Buy a motorcycle

Ulrike on a 1997 Honda Rebel 250 motorcycle.

Riding a motorcycle is fun. Purchasing a motorcycle in a foreign country is terrifying.

Luckily, I have had many local angels to help. Jared (my host here in South Australia) pointed me to Gumtree for used bikes. Chris (our neighbourhood letter carrier) told me about Pickles Auctions for postie bikes. Brett (an experienced Harley biker) offered gentle support and helped me find my Honda Rebel.

Another help is that I speak the local language—albeit with a Canadian accent.

Travel Tip: If you learn how to order a beer in another language, know how to ask for the toilet.

If you’re an international traveller, you know how important this is. It’s near impossible using body gestures to ask where the toilet is.

But I digress.

If you speak the local language, you understand the words on local websites. You can phone and speak with local sellers almost fluently. You can phone government call-centres and come close to deciphering their requirements.

I am now the owner of a 1997 Honda Rebel 250. It’s got a mere 45,900 kilometres on it. It came with all the riding gear I could need: a full-face helmet, DriRider jacket, Draggin pants, gloves, boots, saddlebags, a gear rack, and much more. And they all fit because the previous owner was the same height and shoe size as me.

I’ve got six weeks left in Australia.

Kangaroo Island, the South Ocean Road, the city of Melbourne, Tasmania, the Flinders Ranges, and the state’s campgrounds await. That’s the exciting part.

The scary part is waiting to hear back from the bank…where I applied for an account…so I can register the bike with the South Australian government…so I can ride it safely and legally.

It’s driving me crazy, but this is the kind of test we travellers face when we feel the fear and do it anyway.

1997 Honda Rebel 250 motorcycle in South Australia.
1997 Honda Rebel 250 motorcycle in South Australia.

Drink with a postmaster, ninja cat, Harley biker, and a snake

Ulrike in a 9-foot python skin as a boa at the Old Bush Inn in Willunga, South Australia.

It started with coffee at the Old Post Office. It ended with a python snake wrapped around my neck.

I was sipping wine with my new friend Mémé at a nearby cellar door when we got chatting with Leith and Sue at the next table. Leith is Willunga’s village postmaster. He told us and Sue moved into the historic Willunga Old Post Office and Telegraph Station earlier in the year.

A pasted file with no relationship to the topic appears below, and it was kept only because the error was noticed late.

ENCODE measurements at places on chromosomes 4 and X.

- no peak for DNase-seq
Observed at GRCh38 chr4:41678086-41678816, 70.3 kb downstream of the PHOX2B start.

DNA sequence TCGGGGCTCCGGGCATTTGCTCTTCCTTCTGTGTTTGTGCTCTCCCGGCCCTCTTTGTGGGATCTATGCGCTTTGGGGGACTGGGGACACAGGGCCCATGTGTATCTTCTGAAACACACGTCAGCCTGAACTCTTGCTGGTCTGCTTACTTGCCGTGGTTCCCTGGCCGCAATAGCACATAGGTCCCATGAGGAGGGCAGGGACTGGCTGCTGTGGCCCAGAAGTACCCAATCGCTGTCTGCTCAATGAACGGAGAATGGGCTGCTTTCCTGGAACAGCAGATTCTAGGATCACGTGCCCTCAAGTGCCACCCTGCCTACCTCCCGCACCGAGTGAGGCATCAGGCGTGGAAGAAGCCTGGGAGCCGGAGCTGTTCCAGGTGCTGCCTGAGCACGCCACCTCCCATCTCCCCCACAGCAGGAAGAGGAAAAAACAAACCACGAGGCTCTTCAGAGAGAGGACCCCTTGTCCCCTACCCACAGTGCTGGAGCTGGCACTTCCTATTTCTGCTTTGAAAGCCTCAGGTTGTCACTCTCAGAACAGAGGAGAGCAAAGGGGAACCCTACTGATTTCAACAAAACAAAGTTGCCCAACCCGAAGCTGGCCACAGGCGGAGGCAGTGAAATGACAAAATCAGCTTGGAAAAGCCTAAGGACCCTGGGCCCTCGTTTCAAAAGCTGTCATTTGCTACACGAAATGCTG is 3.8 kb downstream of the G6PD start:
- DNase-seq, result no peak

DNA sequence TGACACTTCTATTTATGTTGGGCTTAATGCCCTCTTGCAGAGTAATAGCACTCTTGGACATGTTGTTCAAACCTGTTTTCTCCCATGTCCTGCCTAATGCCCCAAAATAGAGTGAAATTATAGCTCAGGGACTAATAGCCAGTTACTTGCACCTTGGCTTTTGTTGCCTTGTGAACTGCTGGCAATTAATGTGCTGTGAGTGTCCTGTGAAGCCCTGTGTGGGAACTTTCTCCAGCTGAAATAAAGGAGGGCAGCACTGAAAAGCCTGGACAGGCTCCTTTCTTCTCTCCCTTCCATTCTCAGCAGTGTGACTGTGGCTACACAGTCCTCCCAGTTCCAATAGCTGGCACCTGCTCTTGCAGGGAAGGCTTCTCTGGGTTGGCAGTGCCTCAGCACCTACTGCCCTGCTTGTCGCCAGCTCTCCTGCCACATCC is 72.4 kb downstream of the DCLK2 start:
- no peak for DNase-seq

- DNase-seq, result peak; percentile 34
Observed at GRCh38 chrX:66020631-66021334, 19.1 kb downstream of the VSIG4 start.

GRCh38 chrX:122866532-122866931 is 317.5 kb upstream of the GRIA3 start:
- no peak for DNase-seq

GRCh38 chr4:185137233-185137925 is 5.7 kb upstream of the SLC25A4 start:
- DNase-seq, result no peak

They invited us to join them for a coffee and tour of their heritage home the next day.

Willunga’s Old Post Office and Telegraph Station

The Old Post Office in Willunga, South Australia.
The Old Post Office in Willunga, South Australia. A second-floor door leads nowhere, while a window next to it is blocked in.

While Leith made coffee, Sue led us through the 160-year-old building and pointed out odd features.

For example, the City council at the time taxed buildings according to how many windows they had. When it came time to build an addition for the new telegraph station, the builders added a large glass doorway, but blocked in a window space next to it.

Apparently, you didn’t get taxed for doors.

Wine, quince and a surprise

The four of us settled into the front verandah and Sue and Leith started telling hilarious stories about their days as tour guides and hosts in Adelaide.

Leith disappeared and then reappeared with tall flutes of sparkling red wine.

Sue, Ulrike and Leith at the Old Post Office in Willunga, South Australia.
Sue, Ulrike and Leith at the Old Post Office in Willunga, South Australia.

After the second or third bottle, Leith brought out a tray of local cheeses, home-baked crackers, and his very own quince chutney paste. He told us he named it “Black Ninja” after his little black cat.

Leith makes the quince in small batches, and local wineries snap it up to offer at their own cellar door tasting rooms.

Meme Thorne with Black Ninja Quince Paste at the Old Post Office in Willunga, South Australia.
Meme with Leith’s Black Ninja Quince Paste at the Old Post Office in Willunga, South Australia.

I told a few stories of my own and when Leith heard me say that I’d like to get on a motorcycle to sightsee South Australia, he made a call.

A few minutes later Brett arrived on his Harley-Davidson and asked if I wanted to go for a ride. Did I?

Ulrike on the back of Brett's Harley in Willunga, South Australia.
Ulrike on Brett’s Harley in Willunga, South Australia.

I jumped on the back and Brett roared us out of town, along the winding B34 to Myponga (map), and then north along the coastline back into Willunga.

When we landed I asked Brett what our top speed was. 160 kilometres per hour, he answered.

It was nearing 5 pm and Mémé begged off our spontaneous dinner plans, saying she needed to be  elsewhere.

Sue, Leith and I crossed the road to the Old Bush Inn, which locals call “the top pub” because there are two other pubs on the same road, on the same side of the street, further down the hill. Naturally, they are Willunga’s “middle pub” and “bottom pub.”

Leith told us it was “Rump and Red Night”—a roast beef dinner with a glass of wine for $18.

Brett whipped home and reappeared at the pub with a gift bag for me. I opened it and gingerly pulled out almost three metres (nine feet) of snake skin.

“I thought you might like it,” Brett grinned. “My Inland Python shed it.” Brett does welding, trailer repairs, and building maintenance.

It was beautiful. I gently looped the snake once, twice, three times around my neck like a boa scarf.

Brett promised to help me find a motorcycle of my own and we all settled in for a social dinner.

Biker Brett at the Old Bush Inn (the "top pub") in Willunga, South Australia.
Biker Brett at the Old Bush Inn (the “top pub”) in Willunga, South Australia.